シェイクスピアにおける食物:近代初期の食餌と演劇<br>Food in Shakespeare : Early Modern Dietaries and the Plays (Literary and Scientific Cultures of Early Modernity)

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シェイクスピアにおける食物:近代初期の食餌と演劇
Food in Shakespeare : Early Modern Dietaries and the Plays (Literary and Scientific Cultures of Early Modernity)

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  • 製本 Hardcover:ハードカバー版/ページ数 166 p.
  • 言語 ENG
  • 商品コード 9780754655473
  • DDC分類 822.33

基本説明

A study of common and exotic food in Shakespeare's plays, this book is the first to explore early modern English dietary literature to better understand the uses, as well as the social and moral implications, of food in shakespearean drama.

Full Description


A study of common and exotic food in Shakespeare's plays, this is the first book to explore early modern English dietary literature to understand better the significance of food in Shakespearean drama. Food in Shakespeare provides for modern readers and audiences an historically accurate account of the range of, and conflicts between, contemporary ideas that informed the representations of food in the plays. It also focuses on the social and moral implications of familiar and strange foodstuff in Shakespeare's works. This new approach provides substantial fresh readings of Hamlet, Macbeth, As you Like It, The Winter's Tale, Henry IV Parts 1 and 2, Henry V, Titus Andronicus, Coriolanus, Pericles, Timon of Athens, and the co-authored Sir Thomas More. Among the dietaries explored are Andrew Boorde's A Compendyous Regyment or a Dyetary of Healthe (1547), William Bullein's The Gouernement of Healthe (1595), Thomas Elyot's The Castle of Helthe (1595) and Thomas Cogan's The Hauen of Health (1636). These dieteries were republished several times in the early modern period; together they typify the genre's condemnation of surfeit and the tendency to blame human disease on feeding practices. This study directs scholarly attention to the importance of early modern dietaries, analyzing their role in wider culture as well as their intersection with dramatic art. In the dietaries food and drink are indices of one's position in relation to complex ideas about rank, nationality, and spiritual well-being; careful consumption might correct moral as well as physical shortcomings. The dietaries are an eclectic genre: some contain recipes for the reader to try, others give tips on more general lifestyle choices, but all offer advice on how to maintain good health via diet. Although some are more stern and humourless than others, the overwhelming impression is that of food as an ally in the battle against disease and ill-health as well as a potential enemy.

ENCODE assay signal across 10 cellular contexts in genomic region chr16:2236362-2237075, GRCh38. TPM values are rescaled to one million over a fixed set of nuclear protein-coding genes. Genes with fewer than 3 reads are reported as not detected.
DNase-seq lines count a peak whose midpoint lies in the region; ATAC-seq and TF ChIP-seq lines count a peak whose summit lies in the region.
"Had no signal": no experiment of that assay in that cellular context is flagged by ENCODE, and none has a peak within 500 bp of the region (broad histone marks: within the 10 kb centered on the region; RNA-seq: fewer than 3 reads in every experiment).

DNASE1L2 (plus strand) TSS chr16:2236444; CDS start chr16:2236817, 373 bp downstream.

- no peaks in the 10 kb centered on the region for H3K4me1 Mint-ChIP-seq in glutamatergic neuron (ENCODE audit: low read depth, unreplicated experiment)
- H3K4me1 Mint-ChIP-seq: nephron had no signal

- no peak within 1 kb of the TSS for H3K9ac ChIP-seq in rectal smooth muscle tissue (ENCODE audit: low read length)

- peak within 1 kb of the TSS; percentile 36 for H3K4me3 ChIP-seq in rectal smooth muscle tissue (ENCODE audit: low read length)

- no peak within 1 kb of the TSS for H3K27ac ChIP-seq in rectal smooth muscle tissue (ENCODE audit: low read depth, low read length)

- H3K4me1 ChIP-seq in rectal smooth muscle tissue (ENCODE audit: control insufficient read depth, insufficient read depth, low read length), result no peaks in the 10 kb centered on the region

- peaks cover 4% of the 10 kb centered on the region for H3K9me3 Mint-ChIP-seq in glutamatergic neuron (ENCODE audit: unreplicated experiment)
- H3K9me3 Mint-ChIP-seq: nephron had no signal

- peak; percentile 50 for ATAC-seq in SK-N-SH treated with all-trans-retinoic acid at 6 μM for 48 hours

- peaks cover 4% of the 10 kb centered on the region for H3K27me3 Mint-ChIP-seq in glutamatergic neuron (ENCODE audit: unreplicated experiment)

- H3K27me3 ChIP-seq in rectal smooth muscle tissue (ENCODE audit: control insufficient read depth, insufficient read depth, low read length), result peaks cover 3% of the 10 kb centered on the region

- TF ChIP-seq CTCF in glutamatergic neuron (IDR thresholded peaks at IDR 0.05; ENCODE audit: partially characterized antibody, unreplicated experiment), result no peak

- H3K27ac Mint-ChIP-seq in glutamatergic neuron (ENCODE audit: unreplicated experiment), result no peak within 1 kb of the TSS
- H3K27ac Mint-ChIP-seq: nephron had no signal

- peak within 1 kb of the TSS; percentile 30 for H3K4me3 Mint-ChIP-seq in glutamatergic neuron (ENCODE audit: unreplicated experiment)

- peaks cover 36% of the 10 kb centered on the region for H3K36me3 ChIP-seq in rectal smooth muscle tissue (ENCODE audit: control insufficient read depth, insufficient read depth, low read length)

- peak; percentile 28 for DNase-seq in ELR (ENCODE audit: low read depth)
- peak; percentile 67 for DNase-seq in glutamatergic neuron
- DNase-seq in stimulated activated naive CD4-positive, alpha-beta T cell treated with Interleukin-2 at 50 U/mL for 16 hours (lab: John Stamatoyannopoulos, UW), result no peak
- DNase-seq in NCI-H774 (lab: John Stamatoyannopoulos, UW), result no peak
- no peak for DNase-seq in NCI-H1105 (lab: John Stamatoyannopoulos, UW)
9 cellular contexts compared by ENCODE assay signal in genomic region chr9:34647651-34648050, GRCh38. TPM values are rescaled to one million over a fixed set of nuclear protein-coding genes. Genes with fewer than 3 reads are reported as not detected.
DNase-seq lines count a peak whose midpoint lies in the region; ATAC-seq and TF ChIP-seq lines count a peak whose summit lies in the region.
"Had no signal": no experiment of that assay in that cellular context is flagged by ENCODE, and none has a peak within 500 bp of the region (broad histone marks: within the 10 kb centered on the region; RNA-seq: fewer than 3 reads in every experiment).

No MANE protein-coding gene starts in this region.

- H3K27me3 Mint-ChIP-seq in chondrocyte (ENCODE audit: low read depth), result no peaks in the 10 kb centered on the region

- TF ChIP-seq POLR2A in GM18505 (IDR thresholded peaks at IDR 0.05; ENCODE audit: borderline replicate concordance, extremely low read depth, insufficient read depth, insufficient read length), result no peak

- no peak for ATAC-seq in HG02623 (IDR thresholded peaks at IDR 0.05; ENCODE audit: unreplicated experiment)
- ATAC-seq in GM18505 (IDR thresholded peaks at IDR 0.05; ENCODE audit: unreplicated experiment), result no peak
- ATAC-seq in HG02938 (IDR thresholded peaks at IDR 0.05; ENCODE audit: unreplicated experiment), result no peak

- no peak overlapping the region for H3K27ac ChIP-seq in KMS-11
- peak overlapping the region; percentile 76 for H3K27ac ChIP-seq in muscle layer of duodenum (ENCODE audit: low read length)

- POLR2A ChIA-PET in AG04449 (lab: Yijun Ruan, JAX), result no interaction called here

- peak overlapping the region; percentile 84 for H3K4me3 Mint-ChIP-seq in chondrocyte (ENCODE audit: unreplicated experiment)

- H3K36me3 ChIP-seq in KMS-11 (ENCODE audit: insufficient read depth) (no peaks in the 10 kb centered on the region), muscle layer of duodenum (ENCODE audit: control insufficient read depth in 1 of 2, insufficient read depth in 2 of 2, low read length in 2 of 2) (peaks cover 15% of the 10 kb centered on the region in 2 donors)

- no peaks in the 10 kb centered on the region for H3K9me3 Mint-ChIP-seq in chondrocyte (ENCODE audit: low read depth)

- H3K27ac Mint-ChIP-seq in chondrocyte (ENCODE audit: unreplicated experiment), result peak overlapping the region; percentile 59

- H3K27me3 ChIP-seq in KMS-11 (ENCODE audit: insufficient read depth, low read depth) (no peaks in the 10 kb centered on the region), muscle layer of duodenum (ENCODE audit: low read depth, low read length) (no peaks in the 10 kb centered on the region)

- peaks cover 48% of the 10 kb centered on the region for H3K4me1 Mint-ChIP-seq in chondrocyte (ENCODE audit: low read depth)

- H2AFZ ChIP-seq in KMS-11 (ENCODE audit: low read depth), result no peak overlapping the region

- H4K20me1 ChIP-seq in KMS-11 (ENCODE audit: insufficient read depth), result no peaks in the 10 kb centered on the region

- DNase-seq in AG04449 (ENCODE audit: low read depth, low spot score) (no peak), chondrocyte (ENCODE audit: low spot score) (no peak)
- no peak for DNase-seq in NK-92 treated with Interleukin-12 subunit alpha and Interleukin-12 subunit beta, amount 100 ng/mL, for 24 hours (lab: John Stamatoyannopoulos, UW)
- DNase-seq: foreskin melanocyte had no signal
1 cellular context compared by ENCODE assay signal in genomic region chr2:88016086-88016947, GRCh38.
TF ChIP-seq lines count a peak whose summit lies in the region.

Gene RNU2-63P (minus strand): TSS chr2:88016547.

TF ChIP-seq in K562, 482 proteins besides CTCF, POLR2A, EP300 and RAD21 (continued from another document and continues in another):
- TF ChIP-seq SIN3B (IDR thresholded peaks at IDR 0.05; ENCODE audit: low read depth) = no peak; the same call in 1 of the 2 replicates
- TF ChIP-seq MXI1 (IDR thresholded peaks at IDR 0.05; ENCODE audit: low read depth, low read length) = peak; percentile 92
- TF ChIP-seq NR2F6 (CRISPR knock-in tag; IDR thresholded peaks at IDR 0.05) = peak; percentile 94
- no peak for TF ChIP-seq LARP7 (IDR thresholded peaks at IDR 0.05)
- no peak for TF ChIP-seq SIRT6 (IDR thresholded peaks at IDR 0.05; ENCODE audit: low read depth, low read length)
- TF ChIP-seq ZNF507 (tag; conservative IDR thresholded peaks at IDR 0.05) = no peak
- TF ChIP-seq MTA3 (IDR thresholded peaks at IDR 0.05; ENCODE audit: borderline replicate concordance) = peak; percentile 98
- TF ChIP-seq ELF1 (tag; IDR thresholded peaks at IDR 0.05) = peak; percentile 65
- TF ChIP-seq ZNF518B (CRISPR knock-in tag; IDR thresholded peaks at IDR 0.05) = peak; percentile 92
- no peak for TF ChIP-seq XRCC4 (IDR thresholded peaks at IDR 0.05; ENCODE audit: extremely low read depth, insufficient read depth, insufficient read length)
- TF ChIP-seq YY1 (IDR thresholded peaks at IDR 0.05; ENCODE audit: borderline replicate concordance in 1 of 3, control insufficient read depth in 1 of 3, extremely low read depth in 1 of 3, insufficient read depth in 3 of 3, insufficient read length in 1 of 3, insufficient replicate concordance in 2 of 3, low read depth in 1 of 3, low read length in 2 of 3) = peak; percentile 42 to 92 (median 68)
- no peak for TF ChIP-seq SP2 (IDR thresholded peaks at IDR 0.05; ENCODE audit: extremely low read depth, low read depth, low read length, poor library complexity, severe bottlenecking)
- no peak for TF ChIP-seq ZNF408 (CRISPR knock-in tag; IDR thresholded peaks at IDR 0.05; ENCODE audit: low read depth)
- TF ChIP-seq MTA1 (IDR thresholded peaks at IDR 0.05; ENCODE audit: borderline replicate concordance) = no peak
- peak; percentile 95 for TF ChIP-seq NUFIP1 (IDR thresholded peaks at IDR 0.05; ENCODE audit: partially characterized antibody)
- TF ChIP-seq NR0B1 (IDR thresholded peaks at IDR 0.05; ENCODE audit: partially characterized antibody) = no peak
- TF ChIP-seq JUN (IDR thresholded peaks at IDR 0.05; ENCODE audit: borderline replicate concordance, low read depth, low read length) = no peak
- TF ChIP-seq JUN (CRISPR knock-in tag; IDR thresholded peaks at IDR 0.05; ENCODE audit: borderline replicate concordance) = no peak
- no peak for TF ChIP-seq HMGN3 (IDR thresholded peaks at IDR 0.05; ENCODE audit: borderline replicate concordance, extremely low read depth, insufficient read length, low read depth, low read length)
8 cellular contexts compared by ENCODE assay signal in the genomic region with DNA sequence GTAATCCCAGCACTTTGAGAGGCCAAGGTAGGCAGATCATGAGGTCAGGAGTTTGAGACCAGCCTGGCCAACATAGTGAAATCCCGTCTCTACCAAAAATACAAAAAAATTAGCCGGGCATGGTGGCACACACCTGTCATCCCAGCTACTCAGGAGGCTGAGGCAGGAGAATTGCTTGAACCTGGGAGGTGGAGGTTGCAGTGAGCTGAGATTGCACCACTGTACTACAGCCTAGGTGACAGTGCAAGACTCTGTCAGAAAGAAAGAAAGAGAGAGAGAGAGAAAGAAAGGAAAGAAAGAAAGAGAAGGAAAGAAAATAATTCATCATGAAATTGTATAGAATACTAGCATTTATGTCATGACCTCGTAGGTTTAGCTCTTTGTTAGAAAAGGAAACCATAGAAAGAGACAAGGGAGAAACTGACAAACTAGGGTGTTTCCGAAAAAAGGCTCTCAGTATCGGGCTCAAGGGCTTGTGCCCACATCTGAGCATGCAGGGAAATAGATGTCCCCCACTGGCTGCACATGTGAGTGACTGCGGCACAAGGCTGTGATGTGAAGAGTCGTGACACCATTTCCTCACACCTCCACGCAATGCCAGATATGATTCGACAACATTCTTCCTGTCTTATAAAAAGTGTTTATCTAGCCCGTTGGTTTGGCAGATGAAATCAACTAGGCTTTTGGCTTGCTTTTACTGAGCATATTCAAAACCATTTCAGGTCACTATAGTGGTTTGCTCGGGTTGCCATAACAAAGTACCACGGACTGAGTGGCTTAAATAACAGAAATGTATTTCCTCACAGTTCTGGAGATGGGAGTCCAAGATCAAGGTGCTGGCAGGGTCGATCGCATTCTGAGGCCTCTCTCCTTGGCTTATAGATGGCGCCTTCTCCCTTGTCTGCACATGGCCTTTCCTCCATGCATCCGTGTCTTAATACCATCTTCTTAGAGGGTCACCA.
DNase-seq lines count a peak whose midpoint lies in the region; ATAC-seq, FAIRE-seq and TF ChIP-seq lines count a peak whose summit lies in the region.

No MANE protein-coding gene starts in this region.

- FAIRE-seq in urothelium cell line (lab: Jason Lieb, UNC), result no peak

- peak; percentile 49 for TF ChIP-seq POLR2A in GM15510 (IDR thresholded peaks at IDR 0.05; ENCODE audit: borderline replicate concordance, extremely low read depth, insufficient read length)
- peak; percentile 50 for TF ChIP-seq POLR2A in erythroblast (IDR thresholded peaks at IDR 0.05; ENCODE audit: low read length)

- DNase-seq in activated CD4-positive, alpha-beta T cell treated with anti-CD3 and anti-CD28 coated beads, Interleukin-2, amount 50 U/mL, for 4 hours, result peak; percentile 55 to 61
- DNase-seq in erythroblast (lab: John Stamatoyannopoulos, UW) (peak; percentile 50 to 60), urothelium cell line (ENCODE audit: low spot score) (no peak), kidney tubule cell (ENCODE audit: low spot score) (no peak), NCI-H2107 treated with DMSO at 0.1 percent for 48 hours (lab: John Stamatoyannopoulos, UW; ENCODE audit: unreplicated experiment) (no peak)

Table of Contents

Acknowledgements                                   ix
Introduction 1
1 Familiar Extremes: The Case of Sir John 11
Oldcastle
What Eating Too Much Meant to the Elizabethans 12
Shakespeare's Belly God: 1 Henry 4 18
Foils to Sir John: 2 Henry 4 23
The Gaping Grave 29
2 Celtic Acquaintance and Alterity 37
Henry 5: Figs and Leeks 37
Macbeth and Poisoned Nutrients 44
3 Strange Diets: Vegetarianism and the 57
Melancholic
As You Like It 57
The Vegetarian Option 58
Melancholy and Diet 61
A Christian Golden World 63
The Winter's Tale 67
Leontes' s Condition 68
"Exit, pursued by a bear" 72
Vegetarian Feasts 76
4 Famine and Abstinence, Class War, and Foreign 81
Foodstuff
Sir Thomas More 83
Close to Home: Dirt, Cannibalism, and the 89
Stereotypes of Ireland
Coriolanus 93
Pericles 99
5 Beyond the Pale: Profane Consumption 105
Hamlet 105
Timon of Athens 113
Titus Andronicus 119
Conclusion 127
Notes 131
Works Cited 139
Index 155